FINANCE

Forecast: Back-to-school sales to hit seven year high

BY Marianne Wilson

American consumers are ramping up their spending just in time for the critical back-to-school (BTS) season.

This year’s BTS sales are predicted to rise 5.1%, the highest increase in seven years, to a record $595 billion, according to retail research firm Customer Growth Partners’ 16th annual BTS Forecast. In 2017, BTS sales, which are based on the July to September period, rose 4.3%

“After a slow start due to the long winter, retail has inflected sharply up since late April, and has hardly looked back,” said Craig Johnson, president, Customer Growth Partners. “This is the most momentum we’ve seen in seven years, and spans almost all retail sectors — even long-lagging apparel, where growth has tripled to 4.8% from its annual growth of barely 1.5% since 2011. This year’s BTS marks a key turning point not just for retailers, but for overall consumer spending — which drives 69% of the economy.”

The key to BTS growth this year is the increase in disposable income due to the jump of 3.7 million full-time jobs since January 2017, which provides the steady cash flow households need, according to Johnson.

“People with only a part-time job or no job spend just on needs, while people with full-time jobs spend on both needs and wants,” he explained. “This is the first time in over a decade that more than half, 50.3%, of working age adults had a full-time job, up from 48% as recently as 2014.”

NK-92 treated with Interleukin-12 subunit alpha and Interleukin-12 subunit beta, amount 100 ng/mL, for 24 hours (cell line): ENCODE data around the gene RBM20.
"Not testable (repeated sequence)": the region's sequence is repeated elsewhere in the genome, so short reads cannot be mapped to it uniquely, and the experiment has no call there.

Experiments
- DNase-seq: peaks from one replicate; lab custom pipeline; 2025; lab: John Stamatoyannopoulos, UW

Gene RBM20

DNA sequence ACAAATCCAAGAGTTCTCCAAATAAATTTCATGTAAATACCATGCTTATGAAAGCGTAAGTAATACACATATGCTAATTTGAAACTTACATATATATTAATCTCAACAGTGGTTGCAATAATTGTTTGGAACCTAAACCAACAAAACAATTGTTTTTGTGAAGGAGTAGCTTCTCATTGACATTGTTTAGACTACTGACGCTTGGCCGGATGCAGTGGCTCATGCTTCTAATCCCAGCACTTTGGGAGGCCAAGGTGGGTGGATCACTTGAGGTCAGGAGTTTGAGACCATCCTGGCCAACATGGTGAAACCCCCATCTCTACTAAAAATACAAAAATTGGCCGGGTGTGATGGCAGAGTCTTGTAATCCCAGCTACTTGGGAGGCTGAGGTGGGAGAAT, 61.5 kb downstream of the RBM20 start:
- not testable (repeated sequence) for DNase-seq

The BTS growth will be led by online retail, home furnishings and a major rebound in apparel. Here is CGP’s category forecast for 2018 BTS:

• Online: Up 10.6%;
• Home Furnishings: Up 5.9%;
• Apparel: Up 4.8%;
• Miscellaneous [Pet, Eyewear, Gift etc.]: Up 4.3%;
• Clubs/Superstores: Up 4.1%;
• Health/Personal Care: Up 3.1%; and
• Consumer Electronics/Appliances: Up 1.8%.

CPG expects declines in the following retail sectors:
• Sporting Goods, Books, Toys, etc.: Down 2.4%; and
• Department Stores: Down 3.5%.

High gasoline prices ($2.85/gallon, which is about 60 cents/gallon above 2017 at this time) have only had a minimal impact on retail spending, according to CPG. The company’s past data show that pump prices need to stay well above $3/gallon to noticeably reduce retail spending, and above $4/gallon to substantially reduce it. The newly announced tariffs have also had little impact to date on the consumer.

“Any potential tariff-based increase in retail prices for apparel or footwear may well yield — since demand for such goods is modestly price-inelastic — fractionally lower unit volume, but higher dollar sales,” said Johnson. “The massive growth in household Income will provide a halo over consumer spending even in the wake of new tariffs — and even a friendly tailwind to retailers’ sales growth. The question is whether the robust BTS momentum leads to sustained GDP growth into 2019 and beyond.”

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FINANCE

Trade war could impact retailers’ holiday plans

BY CSA Staff

An escalating trade war with China could put a dent into the holiday shopping season.